In 2016, Rocket Fuel and Sizmek’s combined net revenue stood at $399 million – net revenue is the money accrued to Sizmek and Rocket Fuel, not the overall media spend.
But adding Rocket Fuel proved a bridge too far for Sizmek. The company’s liquidity dried up, because Rocket Fuel had high working capital costs in its managed service business – with traders and analysts that would run campaigns instead of advertisers and agencies managing campaigns in-house.
The managed service business was appealing, because its profit margins were higher than Sizmek’s self-serve DSP and ad server platform it was rebuilding. But the market had shifted under Sizmek and Rocket Fuel, and in 2017 brands and agencies aggressively moved their businesses from managed service to self-serve platforms.
Sizmek saw “a sharp decline in demand for Managed Service business that was not offset by corresponding increased demand in Self-Service businesses.”
As of 2019, Sizmek has migrated 40% of their advertiser clients to the new self-serve platform, but those 40% of clients represent only 10% of Sizmek’s ad spend. The company planned to complete the platform, specifically adding enterprise-grade features, and to bring all advertisers onto the new platform by 2020.
But that was too long a runway for a company bleeding cash.
As Rocket Fuel increased Sizmek’s working capital demands, revenue was disintegrating. In its second year as a combined company, net revenue dropped from $399 million to $289 million.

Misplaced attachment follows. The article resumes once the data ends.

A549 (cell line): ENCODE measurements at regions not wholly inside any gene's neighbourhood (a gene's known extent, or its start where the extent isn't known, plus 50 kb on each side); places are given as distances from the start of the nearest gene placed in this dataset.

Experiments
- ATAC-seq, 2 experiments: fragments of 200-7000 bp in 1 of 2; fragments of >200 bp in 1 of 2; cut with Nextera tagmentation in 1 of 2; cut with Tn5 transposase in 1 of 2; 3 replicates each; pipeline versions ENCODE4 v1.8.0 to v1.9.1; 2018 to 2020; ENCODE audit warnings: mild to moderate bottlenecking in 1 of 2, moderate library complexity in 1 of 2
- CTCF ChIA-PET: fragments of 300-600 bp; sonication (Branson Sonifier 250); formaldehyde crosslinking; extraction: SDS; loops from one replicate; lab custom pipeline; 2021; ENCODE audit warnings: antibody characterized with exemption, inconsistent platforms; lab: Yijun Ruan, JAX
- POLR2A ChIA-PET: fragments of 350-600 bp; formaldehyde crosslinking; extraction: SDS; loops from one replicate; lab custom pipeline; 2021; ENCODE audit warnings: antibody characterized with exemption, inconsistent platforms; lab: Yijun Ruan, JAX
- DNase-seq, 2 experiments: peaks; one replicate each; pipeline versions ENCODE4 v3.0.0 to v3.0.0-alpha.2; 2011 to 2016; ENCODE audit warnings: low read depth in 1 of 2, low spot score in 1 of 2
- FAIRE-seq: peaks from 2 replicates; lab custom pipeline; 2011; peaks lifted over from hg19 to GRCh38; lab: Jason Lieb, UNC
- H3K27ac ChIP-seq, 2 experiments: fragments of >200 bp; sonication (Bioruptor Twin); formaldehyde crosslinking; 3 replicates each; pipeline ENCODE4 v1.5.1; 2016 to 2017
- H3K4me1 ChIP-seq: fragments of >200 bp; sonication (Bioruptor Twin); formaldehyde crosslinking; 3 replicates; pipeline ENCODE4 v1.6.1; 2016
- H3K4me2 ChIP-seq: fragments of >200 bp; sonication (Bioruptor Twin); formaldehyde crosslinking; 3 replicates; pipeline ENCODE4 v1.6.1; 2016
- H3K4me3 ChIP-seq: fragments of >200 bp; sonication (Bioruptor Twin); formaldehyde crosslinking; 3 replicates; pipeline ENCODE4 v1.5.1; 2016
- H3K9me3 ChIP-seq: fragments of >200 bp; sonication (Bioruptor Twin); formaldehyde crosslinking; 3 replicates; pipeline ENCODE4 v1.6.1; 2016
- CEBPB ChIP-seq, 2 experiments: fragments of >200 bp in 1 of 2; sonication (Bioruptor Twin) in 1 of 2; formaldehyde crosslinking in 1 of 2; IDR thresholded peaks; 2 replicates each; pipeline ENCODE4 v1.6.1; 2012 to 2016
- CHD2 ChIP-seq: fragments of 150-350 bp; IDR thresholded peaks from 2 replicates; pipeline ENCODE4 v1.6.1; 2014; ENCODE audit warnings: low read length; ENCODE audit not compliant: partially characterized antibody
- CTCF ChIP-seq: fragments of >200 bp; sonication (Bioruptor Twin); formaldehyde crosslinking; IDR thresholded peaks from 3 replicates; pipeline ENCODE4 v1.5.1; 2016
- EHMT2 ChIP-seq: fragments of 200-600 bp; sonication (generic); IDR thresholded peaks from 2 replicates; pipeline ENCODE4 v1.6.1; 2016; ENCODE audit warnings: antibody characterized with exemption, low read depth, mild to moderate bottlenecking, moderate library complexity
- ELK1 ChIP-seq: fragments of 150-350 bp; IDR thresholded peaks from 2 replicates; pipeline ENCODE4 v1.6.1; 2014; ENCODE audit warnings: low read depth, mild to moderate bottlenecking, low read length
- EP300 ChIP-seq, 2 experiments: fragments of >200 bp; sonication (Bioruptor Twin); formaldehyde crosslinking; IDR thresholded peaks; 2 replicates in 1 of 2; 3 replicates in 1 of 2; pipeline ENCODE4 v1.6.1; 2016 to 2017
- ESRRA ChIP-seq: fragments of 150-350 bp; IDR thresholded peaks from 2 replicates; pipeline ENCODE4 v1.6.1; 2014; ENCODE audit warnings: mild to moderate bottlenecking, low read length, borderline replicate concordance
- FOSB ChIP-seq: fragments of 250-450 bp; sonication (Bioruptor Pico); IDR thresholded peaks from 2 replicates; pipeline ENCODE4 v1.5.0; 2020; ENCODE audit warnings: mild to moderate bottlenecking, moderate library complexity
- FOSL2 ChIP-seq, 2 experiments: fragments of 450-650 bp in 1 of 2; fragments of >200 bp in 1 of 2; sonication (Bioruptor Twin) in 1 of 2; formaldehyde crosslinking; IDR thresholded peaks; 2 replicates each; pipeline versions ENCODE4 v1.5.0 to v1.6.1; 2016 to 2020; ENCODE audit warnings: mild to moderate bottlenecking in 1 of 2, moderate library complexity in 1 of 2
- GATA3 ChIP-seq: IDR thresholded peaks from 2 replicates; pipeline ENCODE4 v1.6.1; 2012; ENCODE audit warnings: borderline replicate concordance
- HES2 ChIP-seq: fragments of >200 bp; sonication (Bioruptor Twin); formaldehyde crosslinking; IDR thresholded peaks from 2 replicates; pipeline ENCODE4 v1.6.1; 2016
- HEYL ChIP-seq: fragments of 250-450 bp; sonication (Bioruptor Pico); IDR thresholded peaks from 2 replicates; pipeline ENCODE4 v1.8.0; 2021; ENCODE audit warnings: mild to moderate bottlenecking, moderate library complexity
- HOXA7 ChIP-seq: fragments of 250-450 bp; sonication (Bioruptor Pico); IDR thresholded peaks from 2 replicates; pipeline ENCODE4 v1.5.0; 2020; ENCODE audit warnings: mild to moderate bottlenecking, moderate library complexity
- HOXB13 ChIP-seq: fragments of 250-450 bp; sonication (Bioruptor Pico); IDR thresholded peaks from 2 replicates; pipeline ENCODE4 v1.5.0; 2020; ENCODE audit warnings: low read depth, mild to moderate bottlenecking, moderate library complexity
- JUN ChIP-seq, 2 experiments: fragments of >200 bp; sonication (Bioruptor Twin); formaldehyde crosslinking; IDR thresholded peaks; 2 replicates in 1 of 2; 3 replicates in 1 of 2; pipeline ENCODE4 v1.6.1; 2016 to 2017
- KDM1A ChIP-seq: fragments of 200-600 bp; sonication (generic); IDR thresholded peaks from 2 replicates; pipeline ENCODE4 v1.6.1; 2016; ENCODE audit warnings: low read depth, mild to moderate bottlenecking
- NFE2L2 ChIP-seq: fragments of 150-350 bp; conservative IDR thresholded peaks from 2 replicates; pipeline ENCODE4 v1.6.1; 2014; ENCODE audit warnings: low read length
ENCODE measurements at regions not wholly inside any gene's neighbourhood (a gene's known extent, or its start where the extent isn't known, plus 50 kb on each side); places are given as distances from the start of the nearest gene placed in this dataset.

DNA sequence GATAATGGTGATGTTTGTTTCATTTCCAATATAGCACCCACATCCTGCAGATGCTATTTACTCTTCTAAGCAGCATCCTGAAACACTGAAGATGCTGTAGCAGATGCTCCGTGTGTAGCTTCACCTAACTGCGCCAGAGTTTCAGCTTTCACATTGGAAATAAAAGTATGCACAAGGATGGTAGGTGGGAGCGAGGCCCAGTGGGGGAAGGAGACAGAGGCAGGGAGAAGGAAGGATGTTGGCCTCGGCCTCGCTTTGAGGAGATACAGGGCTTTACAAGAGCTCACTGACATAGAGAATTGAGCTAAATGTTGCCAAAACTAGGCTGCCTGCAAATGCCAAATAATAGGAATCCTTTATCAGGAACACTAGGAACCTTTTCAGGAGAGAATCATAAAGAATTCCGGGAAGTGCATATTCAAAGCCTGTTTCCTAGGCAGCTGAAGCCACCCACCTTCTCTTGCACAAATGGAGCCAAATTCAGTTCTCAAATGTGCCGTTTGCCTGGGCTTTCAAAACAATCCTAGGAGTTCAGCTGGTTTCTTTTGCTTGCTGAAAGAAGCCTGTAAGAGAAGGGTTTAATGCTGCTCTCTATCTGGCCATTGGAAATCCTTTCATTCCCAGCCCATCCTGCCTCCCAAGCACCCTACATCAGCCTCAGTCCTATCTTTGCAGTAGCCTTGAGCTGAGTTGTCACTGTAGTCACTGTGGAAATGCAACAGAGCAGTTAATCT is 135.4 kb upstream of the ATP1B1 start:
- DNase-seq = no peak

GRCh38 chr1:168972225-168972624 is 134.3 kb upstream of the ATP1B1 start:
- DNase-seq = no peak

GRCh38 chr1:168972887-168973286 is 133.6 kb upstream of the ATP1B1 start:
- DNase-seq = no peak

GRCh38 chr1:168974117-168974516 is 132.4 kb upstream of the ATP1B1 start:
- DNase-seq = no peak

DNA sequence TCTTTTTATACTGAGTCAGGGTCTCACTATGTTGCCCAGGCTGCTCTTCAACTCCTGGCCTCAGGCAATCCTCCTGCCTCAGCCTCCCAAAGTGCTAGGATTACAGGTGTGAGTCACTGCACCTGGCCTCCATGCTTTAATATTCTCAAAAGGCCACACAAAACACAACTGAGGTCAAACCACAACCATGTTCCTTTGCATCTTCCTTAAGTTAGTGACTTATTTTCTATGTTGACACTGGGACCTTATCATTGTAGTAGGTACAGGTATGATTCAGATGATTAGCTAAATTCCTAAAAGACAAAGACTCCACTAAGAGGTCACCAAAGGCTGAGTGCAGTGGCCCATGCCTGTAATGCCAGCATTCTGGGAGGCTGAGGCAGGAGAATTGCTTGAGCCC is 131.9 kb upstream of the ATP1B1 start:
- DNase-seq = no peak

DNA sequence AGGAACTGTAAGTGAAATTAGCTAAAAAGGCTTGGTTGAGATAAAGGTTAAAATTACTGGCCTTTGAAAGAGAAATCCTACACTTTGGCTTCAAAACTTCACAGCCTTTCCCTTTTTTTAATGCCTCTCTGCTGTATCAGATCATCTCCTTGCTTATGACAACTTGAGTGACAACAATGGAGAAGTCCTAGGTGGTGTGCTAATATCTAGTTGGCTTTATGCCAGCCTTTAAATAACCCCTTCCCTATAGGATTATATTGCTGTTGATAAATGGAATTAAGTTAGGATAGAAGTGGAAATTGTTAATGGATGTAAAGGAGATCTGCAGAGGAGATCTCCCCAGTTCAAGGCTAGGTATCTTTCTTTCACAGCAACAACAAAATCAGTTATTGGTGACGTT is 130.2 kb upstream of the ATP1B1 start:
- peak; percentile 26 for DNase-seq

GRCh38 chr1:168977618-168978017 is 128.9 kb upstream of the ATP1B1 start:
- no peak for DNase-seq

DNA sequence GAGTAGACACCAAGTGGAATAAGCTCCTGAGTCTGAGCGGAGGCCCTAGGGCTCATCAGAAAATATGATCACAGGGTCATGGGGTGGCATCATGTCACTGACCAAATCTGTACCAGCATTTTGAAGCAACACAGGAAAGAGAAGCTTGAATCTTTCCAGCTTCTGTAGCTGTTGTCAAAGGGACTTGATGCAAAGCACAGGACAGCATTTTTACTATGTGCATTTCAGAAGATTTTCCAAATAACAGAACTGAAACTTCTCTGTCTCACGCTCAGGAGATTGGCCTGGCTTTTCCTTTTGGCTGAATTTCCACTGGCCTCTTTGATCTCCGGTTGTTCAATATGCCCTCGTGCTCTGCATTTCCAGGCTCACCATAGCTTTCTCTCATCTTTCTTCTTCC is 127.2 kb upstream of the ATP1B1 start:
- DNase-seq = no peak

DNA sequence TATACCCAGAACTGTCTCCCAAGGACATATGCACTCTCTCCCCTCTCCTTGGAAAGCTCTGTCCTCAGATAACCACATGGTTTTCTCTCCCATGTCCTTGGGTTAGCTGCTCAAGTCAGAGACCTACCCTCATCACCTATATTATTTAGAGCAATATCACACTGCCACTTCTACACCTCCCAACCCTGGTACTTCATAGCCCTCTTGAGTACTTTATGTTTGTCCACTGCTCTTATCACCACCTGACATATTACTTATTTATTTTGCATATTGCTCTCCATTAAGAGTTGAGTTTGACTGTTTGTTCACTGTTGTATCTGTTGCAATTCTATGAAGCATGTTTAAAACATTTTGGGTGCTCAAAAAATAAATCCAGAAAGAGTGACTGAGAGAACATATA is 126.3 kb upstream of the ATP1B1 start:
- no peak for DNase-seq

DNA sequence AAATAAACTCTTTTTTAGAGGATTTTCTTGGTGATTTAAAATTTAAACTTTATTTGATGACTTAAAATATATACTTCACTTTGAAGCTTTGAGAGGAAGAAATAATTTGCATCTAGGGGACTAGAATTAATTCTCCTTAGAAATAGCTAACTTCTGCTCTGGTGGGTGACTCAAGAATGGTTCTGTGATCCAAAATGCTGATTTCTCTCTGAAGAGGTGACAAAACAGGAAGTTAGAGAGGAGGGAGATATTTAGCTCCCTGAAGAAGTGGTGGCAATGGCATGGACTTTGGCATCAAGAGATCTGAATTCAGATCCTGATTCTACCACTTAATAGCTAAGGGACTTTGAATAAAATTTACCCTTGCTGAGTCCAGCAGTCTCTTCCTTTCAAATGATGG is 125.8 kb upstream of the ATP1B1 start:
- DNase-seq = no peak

By 2018, Sizmek’s leadership had “come to understand that they do not have the scale (large enough share of media business) to justify costs of continuing their DSP.” And Vector, then the controlling stakeholder of the business, began soliciting sales offers.
No acquisition materialized, however, largely because Vector was unwilling to sell off any subsidiaries or to break off the ad server business, Sizmek’s most valuable asset. Vector agreed to a $30 million reinvestment in two $15 million tranches to keep the company afloat.
By 2019, Sizmek’s projected annual revenue had fallen to $170 million, for the first time dropping below the company’s accrued debt and unpaid interest, which had crept up to $172 million. In January, Vector balked at paying the second $15 million it had promised, triggering Cerberus’ takeover of the company.
Cerberus began an intensive six-week review of Sizmek’s business.
Cerberus and Sizmek’s preference was to find another private equity backer to fill in for Vector and help Cerberus shoulder a new co-investment, AdExchanger reported last month. But no backer materialized, and by March 26, Cerberus stopped funding the company and revoked Sizmek’s access to bank accounts, setting off a cascade that would send the company into bankruptcy and cause it to miss payroll.
Cerberus plans to complete bankruptcy proceedings and sell the company by April 23.
Cerberus is unwilling to continue investing in Sizmek this year, and more than 15 companies have already signed nondisclosure agreements to see Sizmek data and run due diligence for a potential deal.
And unlike Vector, which was intent on selling the business as a whole, Cerberus is considering potential buyers “with respect to the assets that they are interested in.”
So Cerberus seems willing to sell the company piecemeal, like by splitting out the ad server footprint, the Peer39 contextual targeting tech or PointRoll, Sizmek’s dynamic content optimization solution.